Public message and community engagement – We see significant differences in boys’ and girls’ perceptions about engineering[37] and also perceptions among young Black people.[38] Increased representation and role-modelling is known to have a significant impact on a person’s belief in their ability to be successful in a careers or occupation, including for STEM careers.[39] Therefore, increasing diversity both within academic staff and in industry will increase the number of role models (both public and within small communities and families) leading to increased aspiration from young people from under-represented backgrounds.


Finally, to tackle the world’s greatest challenges we will need technological transformation, but without behavioural and societal change we will not get there. In the UK the Climate Change Committee estimates 62% of the emission reductions needed to get to net zero will involve some form of behavioural or societal change, often in combination with unfamiliar new technology. The UK needs engineers with different experiences, backgrounds, aptitudes, and strengths to both reflect and understand society and its behaviours, in order to develop impactful solutions to tackle global challenges. 


  1. What has been done to address underrepresentation of particular groups in STEM roles


Many organisations and sectors across engineering are taking action to advance D&I. A summary below:


  1. What could and should be done by the UK Government, UK Research and Innovation, other funding bodies, industry and academia to address the issues identified.


Despite extensive efforts over the last 30 years, the figures around diversity in the engineering profession have barely shifted. The pace of change is too slow.


The UK government and parliaments of devolved nations should prioritise the improvement of teaching standards in STEM subjects across the UK

The continued failure to recruit and retain sufficient STEM subject specialist teachers will act as a break on efforts to level up opportunity and will hinder future ambitions to make the UK a global science superpower.  The pupil engagement and academic attainment necessary to fuel the creation of future problem solvers and innovators in engineering will not occur unless UK government and the parliaments of devolved nations prioritise the increase in subject specialist teachers in physics, computing, mathematics and design and technology. We also encourage building the evidence base of new forms of provision such as maths schools and colleges, and where approaches demonstrate significant impact wider roll out across regions should take place where appropriate.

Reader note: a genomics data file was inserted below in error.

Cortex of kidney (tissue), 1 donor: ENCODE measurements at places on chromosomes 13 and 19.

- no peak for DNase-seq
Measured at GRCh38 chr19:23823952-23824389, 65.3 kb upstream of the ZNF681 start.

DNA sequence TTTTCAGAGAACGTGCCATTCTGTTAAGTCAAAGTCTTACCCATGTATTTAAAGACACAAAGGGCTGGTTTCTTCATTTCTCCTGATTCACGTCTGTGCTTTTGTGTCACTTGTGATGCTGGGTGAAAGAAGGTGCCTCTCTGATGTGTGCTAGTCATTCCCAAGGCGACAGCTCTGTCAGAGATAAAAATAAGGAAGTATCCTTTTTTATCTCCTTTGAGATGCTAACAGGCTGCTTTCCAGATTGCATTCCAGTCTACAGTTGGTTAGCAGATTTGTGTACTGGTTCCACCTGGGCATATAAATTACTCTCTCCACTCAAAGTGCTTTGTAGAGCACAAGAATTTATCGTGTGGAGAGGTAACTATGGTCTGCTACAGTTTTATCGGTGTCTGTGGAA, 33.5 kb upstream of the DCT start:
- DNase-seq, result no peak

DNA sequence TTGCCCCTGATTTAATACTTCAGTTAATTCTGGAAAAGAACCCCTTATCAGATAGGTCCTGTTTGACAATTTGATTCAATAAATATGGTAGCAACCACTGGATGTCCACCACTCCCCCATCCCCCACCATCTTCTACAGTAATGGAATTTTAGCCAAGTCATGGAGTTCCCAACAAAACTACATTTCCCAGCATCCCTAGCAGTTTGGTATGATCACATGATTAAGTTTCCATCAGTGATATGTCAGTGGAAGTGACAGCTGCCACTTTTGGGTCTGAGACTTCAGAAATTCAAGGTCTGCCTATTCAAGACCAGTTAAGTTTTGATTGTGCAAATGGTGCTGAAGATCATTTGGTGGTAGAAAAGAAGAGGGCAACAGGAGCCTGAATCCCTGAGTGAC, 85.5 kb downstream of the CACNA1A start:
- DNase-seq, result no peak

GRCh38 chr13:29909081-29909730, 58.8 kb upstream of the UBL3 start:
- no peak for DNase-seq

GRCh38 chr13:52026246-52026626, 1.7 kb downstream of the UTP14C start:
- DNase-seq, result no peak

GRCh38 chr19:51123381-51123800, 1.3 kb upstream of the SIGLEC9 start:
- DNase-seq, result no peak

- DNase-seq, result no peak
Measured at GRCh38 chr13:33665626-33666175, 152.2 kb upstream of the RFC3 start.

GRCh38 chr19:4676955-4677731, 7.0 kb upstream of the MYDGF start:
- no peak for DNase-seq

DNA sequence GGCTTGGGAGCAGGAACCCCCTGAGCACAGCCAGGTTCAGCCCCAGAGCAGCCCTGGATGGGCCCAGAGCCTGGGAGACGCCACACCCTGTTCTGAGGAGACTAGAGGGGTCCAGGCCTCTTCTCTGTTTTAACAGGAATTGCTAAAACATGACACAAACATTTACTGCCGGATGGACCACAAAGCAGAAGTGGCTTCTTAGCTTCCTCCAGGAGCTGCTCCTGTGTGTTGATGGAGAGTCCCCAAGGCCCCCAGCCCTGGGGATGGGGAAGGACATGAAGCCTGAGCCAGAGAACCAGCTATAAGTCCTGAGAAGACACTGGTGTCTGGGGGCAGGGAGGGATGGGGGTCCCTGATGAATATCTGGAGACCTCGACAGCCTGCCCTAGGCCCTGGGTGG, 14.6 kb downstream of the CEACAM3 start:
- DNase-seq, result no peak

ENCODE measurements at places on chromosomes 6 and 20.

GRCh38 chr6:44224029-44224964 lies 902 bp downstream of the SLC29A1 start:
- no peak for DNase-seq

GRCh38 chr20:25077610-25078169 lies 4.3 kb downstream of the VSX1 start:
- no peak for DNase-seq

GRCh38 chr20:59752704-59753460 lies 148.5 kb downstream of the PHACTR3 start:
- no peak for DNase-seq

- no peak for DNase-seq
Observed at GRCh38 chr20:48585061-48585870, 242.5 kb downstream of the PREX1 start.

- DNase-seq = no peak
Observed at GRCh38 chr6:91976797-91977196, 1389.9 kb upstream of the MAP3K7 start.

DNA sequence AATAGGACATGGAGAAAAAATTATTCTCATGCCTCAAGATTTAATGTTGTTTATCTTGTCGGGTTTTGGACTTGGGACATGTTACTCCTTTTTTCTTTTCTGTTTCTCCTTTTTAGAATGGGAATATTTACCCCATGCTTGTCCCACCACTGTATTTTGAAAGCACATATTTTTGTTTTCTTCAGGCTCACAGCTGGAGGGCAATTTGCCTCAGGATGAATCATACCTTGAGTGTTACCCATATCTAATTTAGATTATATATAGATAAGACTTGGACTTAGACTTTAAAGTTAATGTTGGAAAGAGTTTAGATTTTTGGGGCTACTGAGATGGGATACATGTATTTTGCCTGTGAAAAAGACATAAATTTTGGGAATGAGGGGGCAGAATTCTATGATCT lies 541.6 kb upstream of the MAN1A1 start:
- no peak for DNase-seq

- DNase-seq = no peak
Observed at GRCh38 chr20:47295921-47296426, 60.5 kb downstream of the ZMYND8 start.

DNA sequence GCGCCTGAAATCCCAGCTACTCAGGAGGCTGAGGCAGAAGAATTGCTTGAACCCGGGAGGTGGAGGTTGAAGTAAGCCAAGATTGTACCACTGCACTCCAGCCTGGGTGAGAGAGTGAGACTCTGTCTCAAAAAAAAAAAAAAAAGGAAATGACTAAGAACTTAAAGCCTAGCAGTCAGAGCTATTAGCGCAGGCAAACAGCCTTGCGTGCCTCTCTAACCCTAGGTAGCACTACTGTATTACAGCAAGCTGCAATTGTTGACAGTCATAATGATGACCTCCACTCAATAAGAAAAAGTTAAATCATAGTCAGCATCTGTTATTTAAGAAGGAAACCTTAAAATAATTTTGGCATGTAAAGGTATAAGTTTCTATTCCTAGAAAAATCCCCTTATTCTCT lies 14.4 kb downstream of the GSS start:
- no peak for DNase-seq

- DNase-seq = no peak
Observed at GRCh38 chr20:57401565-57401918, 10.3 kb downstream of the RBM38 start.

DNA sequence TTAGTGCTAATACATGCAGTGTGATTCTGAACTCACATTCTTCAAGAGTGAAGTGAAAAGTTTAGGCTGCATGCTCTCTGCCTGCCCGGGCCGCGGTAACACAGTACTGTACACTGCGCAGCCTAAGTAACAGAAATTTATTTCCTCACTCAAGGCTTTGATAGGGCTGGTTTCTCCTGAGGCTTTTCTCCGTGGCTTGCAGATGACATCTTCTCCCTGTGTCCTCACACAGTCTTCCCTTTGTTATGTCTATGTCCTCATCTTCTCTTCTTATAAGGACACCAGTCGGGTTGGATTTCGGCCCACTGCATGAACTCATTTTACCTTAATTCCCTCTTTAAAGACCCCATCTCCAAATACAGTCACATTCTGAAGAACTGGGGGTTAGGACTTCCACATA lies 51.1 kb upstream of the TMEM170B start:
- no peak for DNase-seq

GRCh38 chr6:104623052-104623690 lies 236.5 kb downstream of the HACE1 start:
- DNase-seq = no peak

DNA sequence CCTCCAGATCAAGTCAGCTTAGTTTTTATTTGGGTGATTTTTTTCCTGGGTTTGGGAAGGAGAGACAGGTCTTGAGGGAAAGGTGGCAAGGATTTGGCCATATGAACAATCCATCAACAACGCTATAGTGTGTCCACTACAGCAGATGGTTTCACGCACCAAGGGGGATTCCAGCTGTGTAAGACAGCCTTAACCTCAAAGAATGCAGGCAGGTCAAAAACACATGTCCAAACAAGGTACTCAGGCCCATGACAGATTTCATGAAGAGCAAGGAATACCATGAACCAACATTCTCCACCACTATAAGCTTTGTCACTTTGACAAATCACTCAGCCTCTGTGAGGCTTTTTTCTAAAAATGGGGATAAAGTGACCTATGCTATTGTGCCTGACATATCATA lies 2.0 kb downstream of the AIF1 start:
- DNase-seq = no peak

The UK government should prioritise diversity and social mobility in post-16 training and skills development

The COVID-19 pandemic has had inequitable effects on certain communities.  The disruption to education and training has especially affected apprentices[50] and school pupils from disadvantaged backgrounds,[51] with implications for levels of deprivation across the UK as well as D&I within engineering sectors.


Apprenticeships and graduates in engineering, manufacturing and construction will be essential to strengthening the post-covid economy. Yet surveys last year indicated that 60% of employers have stopped recruiting apprentices altogether and 75% have reduced their apprentice starts up to four fifths of starts normally expected[52]. There is a critical social mobility aspect to any decline in apprenticeships. Lower-level apprenticeships are disproportionately taken by those from disadvantaged backgrounds, whilst engineering degree level apprenticeships are disproportionately populated by students from more affluent backgrounds. It is the lower-level apprenticeships that have seen the greatest decline, both prior to and during the current crisis.


As the Government develops its levelling up strategy, underrepresentation of specific groups in high-value employment, such as engineering and technology roles, should be a priority.


The UK government should extend mandatory pay gap reporting to ethnicity and disability

Pay gap reporting is an important tool to shine a light on inequalities around pay and progression within a profession, to help companies identify and understand potential causes, and to hold employers accountable. Understanding imbalances in all areas of the business, including career progression, leavers, pay and performance, will help identify potential causes of any pay gaps and effective actions to take. Pay gap reporting should be extended to ethnicity and disability to increase transparency and support the development of more equitable workplaces.